The theory is that sometimes service schedule requirements for robots are inadvertently missed which, despite the extended duty-cycles and the general reliability of modern robots, is not a healthy situation for continuous plant operation. By using an innovative predictive maintenance method however, users are engaged with their robots, receive operational and maintenance data and thereby keep them healthy via planned maintenance schedules, reducing operational costs, increasing asset productivity and improving process efficiency.
Putting predictive maintenance on the digital agenda
Today many companies are still caught by surprise when machine failures occur. They tend to fix problems during enforced downtime, or implement preventative maintenance based on set schedules or numbers of operational hours. However, using predictive maintenance techniques production problems can be highlighted long before they result in unplanned downtime or impact on yield. Maintenance personnel can take corrective action before failure or before degraded machine performance results in sub-standard products being manufactured.
The additional benefit of predictive maintenance is that by potentially avoiding some fixed-schedule maintenance tasks you don’t service equipment when it isn’t required, rather on-demand, therefore saving time and expenditure.
This latest solution from Mitsubishi Electric offering predictive maintenance for robots utilises the AI platform within IBM Watson to assess actual maintenance requirements and then suggest actions to take in an efficient and timely manner. The platform uses predictive maintenance models, digital simulation and extrapolation of trends to provide maintenance information based on actual usage and wear characteristics. This is particularly pertinent to robots, where users don’t always appreciate that periodic maintenance is a mandatory requirement.
Watson is a question answering computer AI capable of answering questions posed in natural language, named after IBM's first CEO, industrialist Thomas J. Watson. Initially developed to answer questions and compete in the US quiz show Jeopardy!, which it won in 2011, it has since been rolled-out as a commercial on-demand interface that various applications can access on-line. (Watson on IBM Cloud) has evolved machine learning capabilities and optimised hardware available to developers and researchers.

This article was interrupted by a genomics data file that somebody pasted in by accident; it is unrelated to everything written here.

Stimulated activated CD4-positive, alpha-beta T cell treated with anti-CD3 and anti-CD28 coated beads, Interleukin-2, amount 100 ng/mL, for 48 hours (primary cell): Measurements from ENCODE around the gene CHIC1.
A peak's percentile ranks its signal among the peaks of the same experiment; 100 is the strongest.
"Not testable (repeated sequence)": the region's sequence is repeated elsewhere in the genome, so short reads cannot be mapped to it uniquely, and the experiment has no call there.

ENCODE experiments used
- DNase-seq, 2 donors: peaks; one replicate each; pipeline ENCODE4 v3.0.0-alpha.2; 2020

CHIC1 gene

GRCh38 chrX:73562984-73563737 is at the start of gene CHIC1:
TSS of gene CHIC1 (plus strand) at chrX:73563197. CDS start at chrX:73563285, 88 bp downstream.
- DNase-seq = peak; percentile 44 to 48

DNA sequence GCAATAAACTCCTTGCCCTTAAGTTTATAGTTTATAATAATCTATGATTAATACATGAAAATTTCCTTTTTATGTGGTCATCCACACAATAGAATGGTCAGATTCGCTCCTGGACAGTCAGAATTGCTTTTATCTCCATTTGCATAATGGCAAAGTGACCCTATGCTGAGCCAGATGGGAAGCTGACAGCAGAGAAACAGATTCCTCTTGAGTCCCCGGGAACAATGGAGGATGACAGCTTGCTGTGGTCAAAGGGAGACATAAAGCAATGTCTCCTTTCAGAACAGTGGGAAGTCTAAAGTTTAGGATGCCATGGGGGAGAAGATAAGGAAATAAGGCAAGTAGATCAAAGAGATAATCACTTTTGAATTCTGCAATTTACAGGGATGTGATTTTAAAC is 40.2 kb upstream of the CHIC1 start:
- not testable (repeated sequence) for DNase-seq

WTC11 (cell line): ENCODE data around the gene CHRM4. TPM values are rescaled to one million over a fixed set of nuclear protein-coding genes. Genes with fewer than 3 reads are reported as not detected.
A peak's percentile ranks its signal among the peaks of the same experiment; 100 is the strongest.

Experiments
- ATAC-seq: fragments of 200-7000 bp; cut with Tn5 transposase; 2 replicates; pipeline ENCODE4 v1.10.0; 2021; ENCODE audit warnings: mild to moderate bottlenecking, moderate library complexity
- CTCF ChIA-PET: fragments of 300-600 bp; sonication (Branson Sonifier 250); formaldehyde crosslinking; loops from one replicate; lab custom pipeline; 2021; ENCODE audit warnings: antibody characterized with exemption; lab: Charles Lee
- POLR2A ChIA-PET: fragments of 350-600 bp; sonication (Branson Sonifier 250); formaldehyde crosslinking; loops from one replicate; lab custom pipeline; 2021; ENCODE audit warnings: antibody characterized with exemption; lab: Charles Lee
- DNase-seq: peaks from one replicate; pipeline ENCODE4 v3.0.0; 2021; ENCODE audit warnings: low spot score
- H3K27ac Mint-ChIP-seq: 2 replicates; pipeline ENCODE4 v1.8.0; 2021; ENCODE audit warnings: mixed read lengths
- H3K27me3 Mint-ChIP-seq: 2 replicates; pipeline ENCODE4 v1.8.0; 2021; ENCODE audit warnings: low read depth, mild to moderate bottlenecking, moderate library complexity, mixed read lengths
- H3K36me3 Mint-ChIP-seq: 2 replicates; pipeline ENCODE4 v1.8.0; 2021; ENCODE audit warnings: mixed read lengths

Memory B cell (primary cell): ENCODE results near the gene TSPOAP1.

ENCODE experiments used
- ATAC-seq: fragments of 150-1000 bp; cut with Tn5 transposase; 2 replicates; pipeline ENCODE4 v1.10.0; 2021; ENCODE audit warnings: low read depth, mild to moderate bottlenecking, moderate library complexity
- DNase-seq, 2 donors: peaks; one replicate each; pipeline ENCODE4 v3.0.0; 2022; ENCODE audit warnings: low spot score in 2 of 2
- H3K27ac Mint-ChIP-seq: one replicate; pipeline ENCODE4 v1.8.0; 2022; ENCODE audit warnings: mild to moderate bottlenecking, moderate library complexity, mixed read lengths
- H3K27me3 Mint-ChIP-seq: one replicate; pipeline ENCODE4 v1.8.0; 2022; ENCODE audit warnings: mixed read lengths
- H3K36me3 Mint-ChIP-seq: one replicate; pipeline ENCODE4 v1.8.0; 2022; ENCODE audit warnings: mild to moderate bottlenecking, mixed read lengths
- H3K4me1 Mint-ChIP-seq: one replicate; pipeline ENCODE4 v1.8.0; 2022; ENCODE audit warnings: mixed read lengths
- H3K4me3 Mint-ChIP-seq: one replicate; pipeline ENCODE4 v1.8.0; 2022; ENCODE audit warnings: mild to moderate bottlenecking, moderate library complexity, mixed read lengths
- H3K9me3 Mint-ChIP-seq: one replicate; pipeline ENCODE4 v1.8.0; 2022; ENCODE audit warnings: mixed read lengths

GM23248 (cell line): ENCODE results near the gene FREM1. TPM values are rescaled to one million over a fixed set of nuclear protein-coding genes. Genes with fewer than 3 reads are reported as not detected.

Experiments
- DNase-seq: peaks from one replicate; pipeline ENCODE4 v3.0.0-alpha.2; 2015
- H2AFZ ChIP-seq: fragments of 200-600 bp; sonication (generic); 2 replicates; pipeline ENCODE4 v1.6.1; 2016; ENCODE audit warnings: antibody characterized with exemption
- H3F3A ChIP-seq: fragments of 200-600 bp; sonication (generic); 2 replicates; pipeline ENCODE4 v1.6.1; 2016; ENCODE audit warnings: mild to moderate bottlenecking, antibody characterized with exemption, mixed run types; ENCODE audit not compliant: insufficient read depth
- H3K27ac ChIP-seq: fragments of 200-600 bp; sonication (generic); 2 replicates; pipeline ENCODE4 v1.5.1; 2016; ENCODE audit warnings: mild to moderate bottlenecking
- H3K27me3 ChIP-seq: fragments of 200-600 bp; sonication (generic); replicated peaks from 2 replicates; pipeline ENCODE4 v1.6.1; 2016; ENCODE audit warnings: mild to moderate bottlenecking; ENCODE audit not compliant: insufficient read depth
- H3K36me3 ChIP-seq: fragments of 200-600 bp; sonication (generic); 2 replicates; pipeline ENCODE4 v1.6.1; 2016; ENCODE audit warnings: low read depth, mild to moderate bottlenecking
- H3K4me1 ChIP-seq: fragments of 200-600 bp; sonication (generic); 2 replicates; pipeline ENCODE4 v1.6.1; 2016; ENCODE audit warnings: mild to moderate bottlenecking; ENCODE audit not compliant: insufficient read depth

There are a number of moving parts within SCARA and articulated arm robots, depending on the type and model they include servo motors, gears, ball-screws, belts, bearings and seals. Items will experience wear over time and require eventual replacement while others will need fresh lubrication and a service check on belt tensions etc. Considerations such as duty cycles, operating environment and loading can all play a part in dictating service requirements, so being able to visualise components with a live status and then receive considered advice tailored to that particular machine will match servicing closely to requirement.
Voice commands for industrial robots
The system also demonstrates how the speed and efficiency of any necessary maintenance activities taking place can be enhanced using voice commands. An augmented reality platform is used to create a visual overlay which provides live information in real-time interactive screen graphics. Siri for example can then be used to issue simple commands based on the knowledge gleaned from the screen. Increased visibility of live status information is expected to provide opportunities for significant reductions in downtime.
Augmented reality provides additional support for maintenance
Using this, system maintenance activities can also be optimised through the use of smart glasses, where the operator receives guidance on what tasks need to be performed. The glasses can show CAD drawings of the various robot parts, superimposed over the robot itself. The glasses can also show the maintenance manual and individual instructions.
This type of next generation human / machine interaction works well with the latest safety solutions that can do-away with the traditional interlocked cage in many instances, relying on smart proximity sensors and Mitsubishi Electric’s MELFA SafePlus feature to manage robot movement safely in the presence of humans.
Chris Evans is marketing & operations group manager at Mitsubishi Electric